With such enormous expenditure proving unsustainable, de Rais soon found himself having to sell some family treasures, estates and seigneurial rights, usually reserving for himself a right of redemption within six years. However, he spent money faster than he could generate it and he is estimated to have taken under two years to completely exhaust the 200,000 gold crowns he had raised from the sale of half a dozen estates to the Duke of Brittany. By 1436, his family appealed to Charles VII to reign in the profligate baron and while the king acquiesced and ordered that no one should enter into future contract with de Rais, the edicts of the French king held no sway in Brittany. Indeed, the following year the Duke of Brittany paid 100,000 gold crowns for two of de Rais’ most important estates.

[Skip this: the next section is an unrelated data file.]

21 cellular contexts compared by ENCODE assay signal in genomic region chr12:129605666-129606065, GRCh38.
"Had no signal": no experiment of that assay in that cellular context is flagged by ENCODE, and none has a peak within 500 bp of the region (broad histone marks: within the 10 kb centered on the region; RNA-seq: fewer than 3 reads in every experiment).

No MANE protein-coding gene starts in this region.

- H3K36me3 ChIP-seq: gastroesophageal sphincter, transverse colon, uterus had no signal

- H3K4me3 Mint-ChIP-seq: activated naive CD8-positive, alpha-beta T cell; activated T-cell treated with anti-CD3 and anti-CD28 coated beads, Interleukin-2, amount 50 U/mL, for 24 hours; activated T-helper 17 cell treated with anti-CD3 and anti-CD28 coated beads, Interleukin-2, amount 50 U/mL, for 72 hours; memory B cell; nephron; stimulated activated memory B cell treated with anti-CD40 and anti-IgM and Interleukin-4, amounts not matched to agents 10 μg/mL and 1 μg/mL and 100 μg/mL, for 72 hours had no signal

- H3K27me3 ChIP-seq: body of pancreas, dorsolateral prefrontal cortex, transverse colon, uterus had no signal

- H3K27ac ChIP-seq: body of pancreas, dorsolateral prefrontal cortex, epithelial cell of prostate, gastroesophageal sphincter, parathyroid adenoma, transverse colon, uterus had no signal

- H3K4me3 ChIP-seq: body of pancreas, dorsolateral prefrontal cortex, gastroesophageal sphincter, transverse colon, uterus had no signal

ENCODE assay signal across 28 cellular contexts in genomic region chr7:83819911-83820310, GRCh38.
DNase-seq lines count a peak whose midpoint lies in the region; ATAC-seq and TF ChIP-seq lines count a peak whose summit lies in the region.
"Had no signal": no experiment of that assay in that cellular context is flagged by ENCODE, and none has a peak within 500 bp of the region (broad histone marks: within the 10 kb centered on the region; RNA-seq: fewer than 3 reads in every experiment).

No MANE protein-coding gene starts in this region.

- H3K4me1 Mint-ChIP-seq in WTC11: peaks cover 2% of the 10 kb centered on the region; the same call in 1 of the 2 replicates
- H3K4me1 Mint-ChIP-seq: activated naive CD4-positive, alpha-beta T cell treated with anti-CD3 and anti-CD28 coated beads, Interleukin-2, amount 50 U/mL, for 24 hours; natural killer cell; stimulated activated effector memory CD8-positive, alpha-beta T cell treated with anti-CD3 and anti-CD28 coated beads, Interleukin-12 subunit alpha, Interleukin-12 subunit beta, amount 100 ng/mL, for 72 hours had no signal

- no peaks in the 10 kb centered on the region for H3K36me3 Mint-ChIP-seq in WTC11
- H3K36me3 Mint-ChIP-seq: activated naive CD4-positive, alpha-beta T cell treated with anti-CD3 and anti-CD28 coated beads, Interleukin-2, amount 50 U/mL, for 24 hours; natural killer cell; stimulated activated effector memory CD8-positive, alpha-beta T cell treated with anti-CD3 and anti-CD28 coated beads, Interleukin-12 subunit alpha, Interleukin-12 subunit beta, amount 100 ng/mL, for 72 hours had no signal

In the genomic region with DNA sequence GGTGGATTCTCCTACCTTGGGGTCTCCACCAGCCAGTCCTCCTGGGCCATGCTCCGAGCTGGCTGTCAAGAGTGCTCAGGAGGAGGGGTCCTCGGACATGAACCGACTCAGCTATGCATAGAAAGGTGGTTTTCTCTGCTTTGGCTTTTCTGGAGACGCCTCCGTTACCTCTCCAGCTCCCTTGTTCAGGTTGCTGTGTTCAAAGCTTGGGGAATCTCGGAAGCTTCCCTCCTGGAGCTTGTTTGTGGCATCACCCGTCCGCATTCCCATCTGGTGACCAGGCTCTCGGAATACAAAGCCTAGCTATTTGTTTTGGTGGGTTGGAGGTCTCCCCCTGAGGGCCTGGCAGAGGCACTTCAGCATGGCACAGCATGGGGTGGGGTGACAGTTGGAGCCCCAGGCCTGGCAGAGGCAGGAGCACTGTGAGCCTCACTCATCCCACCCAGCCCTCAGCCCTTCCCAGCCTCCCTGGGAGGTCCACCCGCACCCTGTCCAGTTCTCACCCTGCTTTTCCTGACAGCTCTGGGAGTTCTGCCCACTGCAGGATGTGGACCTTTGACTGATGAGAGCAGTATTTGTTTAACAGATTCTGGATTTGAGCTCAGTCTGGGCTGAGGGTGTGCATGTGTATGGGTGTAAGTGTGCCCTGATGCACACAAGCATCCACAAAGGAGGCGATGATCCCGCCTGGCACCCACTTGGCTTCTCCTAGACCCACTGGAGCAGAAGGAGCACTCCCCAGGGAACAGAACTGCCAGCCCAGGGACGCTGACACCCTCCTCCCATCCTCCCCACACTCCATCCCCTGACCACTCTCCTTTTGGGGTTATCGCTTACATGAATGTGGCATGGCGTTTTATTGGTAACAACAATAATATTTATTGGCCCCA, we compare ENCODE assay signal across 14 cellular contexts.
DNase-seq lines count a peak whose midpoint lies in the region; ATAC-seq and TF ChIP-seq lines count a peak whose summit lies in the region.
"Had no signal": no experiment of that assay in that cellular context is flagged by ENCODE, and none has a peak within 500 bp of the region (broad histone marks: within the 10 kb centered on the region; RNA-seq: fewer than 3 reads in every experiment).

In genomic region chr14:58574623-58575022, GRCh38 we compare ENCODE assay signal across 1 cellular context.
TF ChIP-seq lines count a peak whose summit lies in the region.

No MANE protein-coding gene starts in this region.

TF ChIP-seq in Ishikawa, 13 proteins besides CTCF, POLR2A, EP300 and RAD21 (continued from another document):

In 1439, de Rais sold the Chateau de Saint-Étienne-de-Mermorte to Geoffroy Le Ferron, the Treasurer of Brittany, but by the following year was intent of regaining this estate. However, Le Ferron refused to sell and in May 1440 de Rais resolved to take back the castle by force with a company of about 60 men-at-arms. The un-garrisoned castle was under the care of Le Ferron’s brother, a tonsured cleric, who was at his devotions in the local church when a bellicose and armed de Rais burst in, threatening to take his head if he did not cede the castle. The frightened cleric surrendered the castle to de Rais who thereupon had him clapped in irons and imprisoned in the castle’s dungeon.